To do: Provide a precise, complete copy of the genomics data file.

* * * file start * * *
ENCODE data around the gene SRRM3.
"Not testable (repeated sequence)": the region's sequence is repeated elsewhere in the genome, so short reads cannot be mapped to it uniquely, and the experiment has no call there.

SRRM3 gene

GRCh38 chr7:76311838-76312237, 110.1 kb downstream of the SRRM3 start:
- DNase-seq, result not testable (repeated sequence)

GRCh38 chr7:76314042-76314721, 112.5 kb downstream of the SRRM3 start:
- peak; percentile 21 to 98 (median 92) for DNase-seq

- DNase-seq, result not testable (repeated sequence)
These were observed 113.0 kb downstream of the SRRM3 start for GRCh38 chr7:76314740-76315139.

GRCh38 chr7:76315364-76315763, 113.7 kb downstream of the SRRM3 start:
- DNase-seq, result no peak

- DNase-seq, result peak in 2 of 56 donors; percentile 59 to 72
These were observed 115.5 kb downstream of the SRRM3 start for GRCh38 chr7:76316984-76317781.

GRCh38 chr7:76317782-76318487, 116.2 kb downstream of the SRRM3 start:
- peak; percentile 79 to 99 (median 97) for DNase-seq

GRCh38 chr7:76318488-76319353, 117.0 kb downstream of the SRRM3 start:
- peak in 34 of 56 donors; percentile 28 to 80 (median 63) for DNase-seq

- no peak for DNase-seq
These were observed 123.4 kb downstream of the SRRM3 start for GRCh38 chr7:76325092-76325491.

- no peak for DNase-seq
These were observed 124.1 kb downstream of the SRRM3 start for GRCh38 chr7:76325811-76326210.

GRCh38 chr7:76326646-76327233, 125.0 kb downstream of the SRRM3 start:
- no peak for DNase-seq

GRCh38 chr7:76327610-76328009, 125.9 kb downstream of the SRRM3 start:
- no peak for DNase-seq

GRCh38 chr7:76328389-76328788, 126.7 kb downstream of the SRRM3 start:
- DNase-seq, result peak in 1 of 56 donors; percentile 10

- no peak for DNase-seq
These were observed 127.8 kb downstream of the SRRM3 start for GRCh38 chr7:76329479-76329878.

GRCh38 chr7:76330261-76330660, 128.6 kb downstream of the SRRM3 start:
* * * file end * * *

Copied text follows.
ENCODE data around the gene SRRM3.
"Not testable (repeated sequence)": the region's sequence is repeated elsewhere in the genome, so short reads cannot be mapped to it uniquely, and the experiment has no call there.

SRRM3 gene

GRCh38 chr7:76311838-76312237, 110.1 kb downstream of the SRRM3 start:
- DNase-seq, result not testable (repeated sequence)

GRCh38 chr7:76314042-76314721, 112.5 kb downstream of the SRRM3 start:
- peak; percentile 21 to 98 (median 92) for DNase-seq

- DNase-seq, result not testable (repeated sequence)
These were observed 113.0 kb downstream of the SRRM3 start for GRCh38 chr7:76314740-76315139.

GRCh38 chr7:76315364-76315763, 113.7 kb downstream of the SRRM3 start:
- DNase-seq, result no peak

- DNase-seq, result peak in 2 of 56 donors; percentile 59 to 72
These were observed 115.5 kb downstream of the SRRM3 start for GRCh38 chr7:76316984-76317781.

GRCh38 chr7:76317782-76318487, 116.2 kb downstream of the SRRM3 start:
- peak; percentile 79 to 99 (median 97) for DNase-seq

GRCh38 chr7:76318488-76319353, 117.0 kb downstream of the SRRM3 start:
- peak in 34 of 56 donors; percentile 28 to 80 (median 63) for DNase-seq

- no peak for DNase-seq
These were observed 123.4 kb downstream of the SRRM3 start for GRCh38 chr7:76325092-76325491.

- no peak for DNase-seq
These were observed 124.1 kb downstream of the SRRM3 start for GRCh38 chr7:76325811-76326210.

GRCh38 chr7:76326646-76327233, 125.0 kb downstream of the SRRM3 start:
- no peak for DNase-seq

GRCh38 chr7:76327610-76328009, 125.9 kb downstream of the SRRM3 start:
- no peak for DNase-seq

GRCh38 chr7:76328389-76328788, 126.7 kb downstream of the SRRM3 start:
- DNase-seq, result peak in 1 of 56 donors; percentile 10

- no peak for DNase-seq
These were observed 127.8 kb downstream of the SRRM3 start for GRCh38 chr7:76329479-76329878.

GRCh38 chr7:76330261-76330660, 128.6 kb downstream of the SRRM3 start: